Roofs are important. More specifically, roofs that don’t leak are
important. Roofs with no holes. Roofs that protect. My family and I stayed in a
cabin at St. Johns. We liked to eat on the deck. It had no roof, but it really
wasn’t a problem until an iguana climbed onto a branch above my daughter and
well… “relieved” himself in her cereal. A roof would have been
Or, the time my family and I went
camping when I was a kid and it started raining. I mean pouring. It always did
when we camped. Of course, we had the tent and a dining canopy to keep us dry.
But they were old school and as soon as you touched them, they started leaking.
Drip…drip…drip. Drip on my head. Drip on our game. Drip on the table. Yeah, a
solid roof would be nice.
Recently my wife and I visited a beautiful
location in Cartagena. They had a nice outdoor
dining area. A mango tree grew just outside the walls of the roofless dining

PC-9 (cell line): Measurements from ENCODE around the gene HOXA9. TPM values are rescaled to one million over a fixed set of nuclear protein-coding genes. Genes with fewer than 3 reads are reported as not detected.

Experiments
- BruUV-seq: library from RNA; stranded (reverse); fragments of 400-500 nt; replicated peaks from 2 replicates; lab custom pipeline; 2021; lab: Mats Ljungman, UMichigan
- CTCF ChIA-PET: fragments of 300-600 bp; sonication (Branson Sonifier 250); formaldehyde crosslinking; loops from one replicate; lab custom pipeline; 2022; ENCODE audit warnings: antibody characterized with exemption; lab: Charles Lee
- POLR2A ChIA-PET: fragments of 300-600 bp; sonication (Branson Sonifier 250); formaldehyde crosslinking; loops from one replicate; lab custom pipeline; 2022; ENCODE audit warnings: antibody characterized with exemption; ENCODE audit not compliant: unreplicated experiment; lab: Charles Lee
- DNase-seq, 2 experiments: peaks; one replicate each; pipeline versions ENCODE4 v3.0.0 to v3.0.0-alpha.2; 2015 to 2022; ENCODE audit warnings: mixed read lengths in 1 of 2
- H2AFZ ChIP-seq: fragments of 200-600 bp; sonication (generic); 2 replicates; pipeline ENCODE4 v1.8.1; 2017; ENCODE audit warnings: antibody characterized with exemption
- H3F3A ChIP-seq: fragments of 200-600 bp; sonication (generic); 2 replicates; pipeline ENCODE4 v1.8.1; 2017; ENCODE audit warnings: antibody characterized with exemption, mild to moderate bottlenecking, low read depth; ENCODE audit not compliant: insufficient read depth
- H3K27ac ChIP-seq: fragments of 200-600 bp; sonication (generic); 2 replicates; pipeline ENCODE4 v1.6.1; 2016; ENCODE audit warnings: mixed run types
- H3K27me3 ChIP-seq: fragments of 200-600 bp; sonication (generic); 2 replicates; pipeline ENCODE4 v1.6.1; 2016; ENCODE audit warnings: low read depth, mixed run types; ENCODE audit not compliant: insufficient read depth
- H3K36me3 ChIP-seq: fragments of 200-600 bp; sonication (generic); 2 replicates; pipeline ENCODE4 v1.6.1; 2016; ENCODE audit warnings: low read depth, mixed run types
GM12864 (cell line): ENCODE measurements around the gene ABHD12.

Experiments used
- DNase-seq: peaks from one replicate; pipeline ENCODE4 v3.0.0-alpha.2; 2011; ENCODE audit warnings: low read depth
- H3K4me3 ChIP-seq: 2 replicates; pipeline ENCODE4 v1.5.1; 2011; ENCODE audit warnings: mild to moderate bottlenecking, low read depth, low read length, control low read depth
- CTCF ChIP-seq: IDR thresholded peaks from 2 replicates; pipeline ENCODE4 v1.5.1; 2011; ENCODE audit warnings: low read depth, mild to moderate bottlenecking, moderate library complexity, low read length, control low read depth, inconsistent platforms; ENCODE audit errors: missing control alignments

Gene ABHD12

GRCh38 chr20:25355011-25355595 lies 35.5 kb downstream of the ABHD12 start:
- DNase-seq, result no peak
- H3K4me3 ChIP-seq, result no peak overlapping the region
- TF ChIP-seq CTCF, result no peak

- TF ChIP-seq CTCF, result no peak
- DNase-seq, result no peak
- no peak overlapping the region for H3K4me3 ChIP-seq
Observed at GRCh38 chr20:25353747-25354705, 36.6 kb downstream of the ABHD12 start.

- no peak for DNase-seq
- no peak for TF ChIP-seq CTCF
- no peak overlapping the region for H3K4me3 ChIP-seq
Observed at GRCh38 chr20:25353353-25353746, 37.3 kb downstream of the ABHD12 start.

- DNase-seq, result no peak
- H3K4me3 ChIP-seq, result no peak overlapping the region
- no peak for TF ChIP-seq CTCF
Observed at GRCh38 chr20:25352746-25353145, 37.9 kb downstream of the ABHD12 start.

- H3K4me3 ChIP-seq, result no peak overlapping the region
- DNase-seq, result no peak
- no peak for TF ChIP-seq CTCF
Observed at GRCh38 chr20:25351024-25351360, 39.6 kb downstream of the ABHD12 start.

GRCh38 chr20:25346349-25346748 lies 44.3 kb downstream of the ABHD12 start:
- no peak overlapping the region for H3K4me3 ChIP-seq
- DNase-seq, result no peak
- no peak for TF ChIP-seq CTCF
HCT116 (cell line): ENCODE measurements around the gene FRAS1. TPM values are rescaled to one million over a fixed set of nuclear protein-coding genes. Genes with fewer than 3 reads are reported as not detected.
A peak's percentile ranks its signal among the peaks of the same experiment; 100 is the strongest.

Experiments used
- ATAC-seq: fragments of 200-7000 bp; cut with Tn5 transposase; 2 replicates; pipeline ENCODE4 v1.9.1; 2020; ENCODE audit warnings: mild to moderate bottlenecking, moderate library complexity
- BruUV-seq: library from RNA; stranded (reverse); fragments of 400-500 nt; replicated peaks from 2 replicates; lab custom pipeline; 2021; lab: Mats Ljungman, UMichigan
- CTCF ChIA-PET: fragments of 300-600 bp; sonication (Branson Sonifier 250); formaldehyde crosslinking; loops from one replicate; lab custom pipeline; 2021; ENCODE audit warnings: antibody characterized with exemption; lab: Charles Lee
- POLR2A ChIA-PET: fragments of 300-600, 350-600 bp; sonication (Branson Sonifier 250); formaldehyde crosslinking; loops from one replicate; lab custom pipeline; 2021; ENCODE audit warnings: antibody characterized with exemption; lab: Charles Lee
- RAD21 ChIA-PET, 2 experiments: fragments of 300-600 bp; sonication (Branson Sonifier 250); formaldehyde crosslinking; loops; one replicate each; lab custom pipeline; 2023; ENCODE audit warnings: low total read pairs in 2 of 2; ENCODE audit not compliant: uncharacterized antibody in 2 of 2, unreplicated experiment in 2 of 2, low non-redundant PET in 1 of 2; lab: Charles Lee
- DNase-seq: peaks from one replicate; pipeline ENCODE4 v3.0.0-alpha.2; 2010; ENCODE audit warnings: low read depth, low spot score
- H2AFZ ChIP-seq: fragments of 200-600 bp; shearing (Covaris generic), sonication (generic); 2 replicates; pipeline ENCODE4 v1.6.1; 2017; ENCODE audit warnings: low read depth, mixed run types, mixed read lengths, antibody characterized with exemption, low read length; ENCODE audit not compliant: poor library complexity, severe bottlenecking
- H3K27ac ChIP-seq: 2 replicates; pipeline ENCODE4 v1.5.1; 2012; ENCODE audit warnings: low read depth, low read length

area and its branches offered some shade. Nice…until mangoes started dropping
off onto peoples’ heads. Needed to add a
roof for protection.
Yes, it’s nice to have a roof…even
in your marriage! Paul, a first century Jewish evangelist, tells us that
“love bears all things” (I Corinthians 13:7). Interestingly, the
Greek word for “bears” (“stego”) means to “cover, to
protect.” It’s the verb form of the Greek word for “roof”! In marriage,
love is like the roof over our heads. Love takes action to cover, to protect,
to preserve. A roof protects the security of our home by keeping weather,
animals, and other harmful menaces out of our house. But what does love protect
our marriage from? More specifically, what does love protect in your marriage?
protects our reputations. Rather than
talking trash on a spouse, love lifts a spouse up. Love elevates a spouse to